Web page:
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Overview and Essential Travel Information - Chicago, Illinois

Since its humble beginnings in the beginning of the nineteenth century --- by 1835 it was just a little village on the Chicago River --- it has boomed with activity and received quite appropriately the name 'The City That Works'. By 1870 it had become the second largest city in the nation, catching up fast with New York City. Then in 1871 what started as a small fire in a stable far to the west of the city center, became a blazing inferno that destroyed the whole inner city. But Chicagoans were resilient and fought back, creating a whole new style of architecture in the process, called the skyscraper. But there's more to Chicago than the architecture. The city is vibrant with excellent jazz and blues scenes, two great ballparks, some of America's best dining and much more.


The El an elevated train is the quickest and cheapest mode of transportation between O'Hare and Midway airports and the Loop downtown. Shuttle buses leave at regular intervals from both airports to major downtown hotels and there are lots of taxis waiting to whisk you into the city though they're expensive. All the major car rental companies have outposts at the airport as well as branches in the city.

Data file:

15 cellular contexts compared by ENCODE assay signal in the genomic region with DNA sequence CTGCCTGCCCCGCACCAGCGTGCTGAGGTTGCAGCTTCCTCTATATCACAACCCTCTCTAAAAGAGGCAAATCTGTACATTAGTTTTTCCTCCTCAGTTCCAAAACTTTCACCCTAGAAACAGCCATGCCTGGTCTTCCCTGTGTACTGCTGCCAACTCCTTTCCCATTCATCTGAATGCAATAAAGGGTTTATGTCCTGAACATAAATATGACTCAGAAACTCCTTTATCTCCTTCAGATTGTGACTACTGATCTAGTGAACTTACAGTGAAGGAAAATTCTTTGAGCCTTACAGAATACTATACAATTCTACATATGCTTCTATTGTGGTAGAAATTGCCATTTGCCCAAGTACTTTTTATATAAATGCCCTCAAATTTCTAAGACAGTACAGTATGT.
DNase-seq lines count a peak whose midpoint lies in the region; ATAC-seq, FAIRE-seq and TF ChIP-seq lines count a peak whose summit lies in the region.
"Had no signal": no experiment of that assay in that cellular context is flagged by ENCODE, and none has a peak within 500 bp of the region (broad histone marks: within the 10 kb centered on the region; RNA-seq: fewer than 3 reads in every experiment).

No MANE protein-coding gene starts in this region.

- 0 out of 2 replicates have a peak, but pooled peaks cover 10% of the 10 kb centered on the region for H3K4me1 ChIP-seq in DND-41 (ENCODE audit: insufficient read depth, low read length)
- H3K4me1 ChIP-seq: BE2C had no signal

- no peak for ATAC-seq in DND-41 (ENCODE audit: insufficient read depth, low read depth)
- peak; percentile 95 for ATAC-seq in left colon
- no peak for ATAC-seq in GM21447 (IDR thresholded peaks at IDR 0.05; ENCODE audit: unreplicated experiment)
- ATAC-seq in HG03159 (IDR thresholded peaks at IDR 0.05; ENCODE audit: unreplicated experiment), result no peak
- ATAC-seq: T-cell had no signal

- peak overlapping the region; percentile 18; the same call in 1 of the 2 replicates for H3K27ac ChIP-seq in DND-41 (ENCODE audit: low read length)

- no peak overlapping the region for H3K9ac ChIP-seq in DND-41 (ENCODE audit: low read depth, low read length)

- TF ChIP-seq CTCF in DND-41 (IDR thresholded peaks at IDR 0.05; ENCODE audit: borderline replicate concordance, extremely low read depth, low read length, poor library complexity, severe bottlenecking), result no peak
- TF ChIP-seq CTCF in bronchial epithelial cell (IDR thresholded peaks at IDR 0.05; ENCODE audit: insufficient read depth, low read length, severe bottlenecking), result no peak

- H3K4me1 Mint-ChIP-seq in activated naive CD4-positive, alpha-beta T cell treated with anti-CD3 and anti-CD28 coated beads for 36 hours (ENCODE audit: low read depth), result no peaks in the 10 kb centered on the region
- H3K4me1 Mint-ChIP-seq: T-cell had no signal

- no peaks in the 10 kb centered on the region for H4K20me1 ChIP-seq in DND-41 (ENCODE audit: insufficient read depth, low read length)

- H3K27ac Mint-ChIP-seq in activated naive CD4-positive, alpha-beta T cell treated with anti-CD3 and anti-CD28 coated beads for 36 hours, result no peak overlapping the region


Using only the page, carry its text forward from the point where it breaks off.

The best way to get around Chicago is by foot. It's flat easy to navigate and the nicest way to get the flavor of the city. This is one of the few American cities you can fully enjoy without a car. When your feet need a break public transit is not bad by American standards. The Chicago Transit Authority (CTA) is the public transportation system serving the city. It consists of the El and buses.

Most visitors should be able to use the El for almost all their transit needs the exception being those going to Hyde Park certain areas of Lincoln Park near the lake and the area east of North Michigan Avenue that includes Navy Pier. CTA buses go almost everywhere but they do so on erratic schedules. A web of commuter trains running under the Metra banner serve the suburbs surrounding Chicago. Try Evanston for vegetarian restaurants, coffee, Ten Thousand Villages on Main Street for fair trade products and walks along the lake. In Chicago, try Andersonville(North Clark Street between Foster and Berwyn) for art galleries, feminist bookshop, gourmet foods and what's left of the Swedish community. Restuarants of all flavours exist. Kopi Traveller's Cafe is a great hangout and offers snacks and coffee and atmosphere.

While CTA buses are known for arriving in 'bunches'(say two arrive at the same stop simultaneously), there is a fixed schedule for BOTH buses and trains. Check schedules at www.transitchicago.com and download maps and timetables as well. Despite the little boxes that CTA personnel seem to live in at the el platforms -most will be friendly and give directions!

information provided by cctraveler2 at TravelPost
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